They sat in the garden where Maria Owens had planted seeds so long ago. Life was short, it was over in an instant, but some things lasted. Hate and love, kindness and cruelty, all lingered and, in their case all had been passed on.
First, a funny thing happened while I was reading The Rules of Magic. I have this thing where birds love to visit me, I can’t say how many times I’ve had them fly into my house (even when I lived in Japan and England), nor the time I was nervous before surgery and a hawk swooped down and caught a snake. I took this to mean I’d be fine, coincidentally it was the only surgery I ever woke up from and I wasn’t violently sick. Franny has Lewis the crow, I had Edgar. He visited me the day I began this novel, kept coming all day long for weeks begging for food, and reading about Franny’s familiar I teased my family and said “Edgar must be mine.” I bombarded friends on Facebook with videos of my feathered pal. I was smitten, the synchronicity wasn’t lost on me and made the book so much more fun. Enough about my love affair with Edgar… but pictures follow!
Susanna Owens rules won’t save her three children (Vincent, Franny and Jet) from magic, nor the family curse. There is more to Ancestor Maria’s story, and through the forbidden love between Jet and Levi more is revealed about the Owens family and what makes them special and why they are doomed. Of all the tragedy and love within, my favorite moments were between Jet and the Reverend, which I will do well to keep my mouth shut about and let you, dear reader, enjoy for yourselves. Franny is a mess, as is Vincent- confused and lost, love leads to disaster and tragic ends. Any man who loves an Owens will meet his death. Can the curse be broken? What about Vincent? How does the curse affect a male born Owens?
April, the cousin, brings out the wild in the Owens siblings and Franny can’t warm to her, even with her cousin’s curiosity about the family’s deep dark secrets. Franny resents that her brother and sister fawn all over her cousin, she refuses to be charmed. April knows that their lives are tied, even if Franny refuses to see it. For fans of Practical Magic, you will be welcomed back into the fold of the bewitching family. I didn’t want the story to end, but I adore that within the seeds of tragedy, hope and beauty are birthed. I love the turns Vincent’s story takes. Yes, there is magic but even with their gifts, the difficulty of love and family cannot be avoided. Is it really the curse that takes the lives of their loved ones? If so, aren’t we cursed, all of us who dare to love?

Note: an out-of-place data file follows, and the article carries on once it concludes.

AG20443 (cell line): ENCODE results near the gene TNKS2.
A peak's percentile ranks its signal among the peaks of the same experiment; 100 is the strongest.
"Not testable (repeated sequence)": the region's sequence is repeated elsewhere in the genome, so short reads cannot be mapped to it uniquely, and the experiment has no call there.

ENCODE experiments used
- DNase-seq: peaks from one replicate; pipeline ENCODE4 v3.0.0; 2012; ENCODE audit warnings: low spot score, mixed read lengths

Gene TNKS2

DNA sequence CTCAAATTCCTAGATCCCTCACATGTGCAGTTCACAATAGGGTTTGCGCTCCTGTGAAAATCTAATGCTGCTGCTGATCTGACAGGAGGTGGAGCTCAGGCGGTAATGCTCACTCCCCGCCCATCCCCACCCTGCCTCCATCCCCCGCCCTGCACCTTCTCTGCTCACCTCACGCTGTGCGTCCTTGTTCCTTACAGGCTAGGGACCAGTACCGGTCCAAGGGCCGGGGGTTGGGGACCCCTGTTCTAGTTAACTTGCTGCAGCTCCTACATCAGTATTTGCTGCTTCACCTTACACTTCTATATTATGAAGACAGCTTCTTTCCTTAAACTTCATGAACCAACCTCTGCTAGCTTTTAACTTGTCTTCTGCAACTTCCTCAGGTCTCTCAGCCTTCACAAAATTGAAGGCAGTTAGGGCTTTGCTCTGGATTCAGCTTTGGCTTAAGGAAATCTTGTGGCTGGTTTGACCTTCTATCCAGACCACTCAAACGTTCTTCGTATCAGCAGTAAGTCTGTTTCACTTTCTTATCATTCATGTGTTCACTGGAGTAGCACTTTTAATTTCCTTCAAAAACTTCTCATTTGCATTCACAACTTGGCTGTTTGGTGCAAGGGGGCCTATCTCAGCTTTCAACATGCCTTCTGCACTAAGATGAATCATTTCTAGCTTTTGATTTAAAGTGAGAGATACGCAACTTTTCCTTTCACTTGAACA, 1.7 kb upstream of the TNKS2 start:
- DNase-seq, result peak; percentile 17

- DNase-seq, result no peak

Franny wants her heart to be hard and cold as stone, she cannot love anyone. Love isn’t possible and she knows it. Her relationship with Haylin is beautiful and safe, were she to chance anything more, Hay would not survive. There will be a remedy for her love in the end. Love will slip in the hardest of hearts, and love isn’t always romantic. The time period is perfect for witchery in the 60’s, rife with political and cultural change and turmoil. Misfits and outcasts were finding a platform, and Vincent’s talents fit in perfectly. Vincent, however, feels the darker side of magic pulling him away. Will he have to cut ties with his family to have a love of his own? I was particularly happy that Alice Hoffman conjured a male family member in the Owens clan. Fans of Practical Magic get more fulfillment through April, more story into the aunts pasts and will delight in everything that led to Sally and Gillian’s existence. I read this book twice, and I wish I could read both Practical Magic and The Rules of Magic for the first time again. For fans, you won’t be disappointed and for all others, if Magical Realism tickles your fancy, I highly recommend Hoffman’s latest, and her other books as well. The only downside is now I have to wait until her next novel is released… sigh.
As an aside… the cover is absolutely beautiful.
Publication Date: October 10, 2017
Simon and Schuster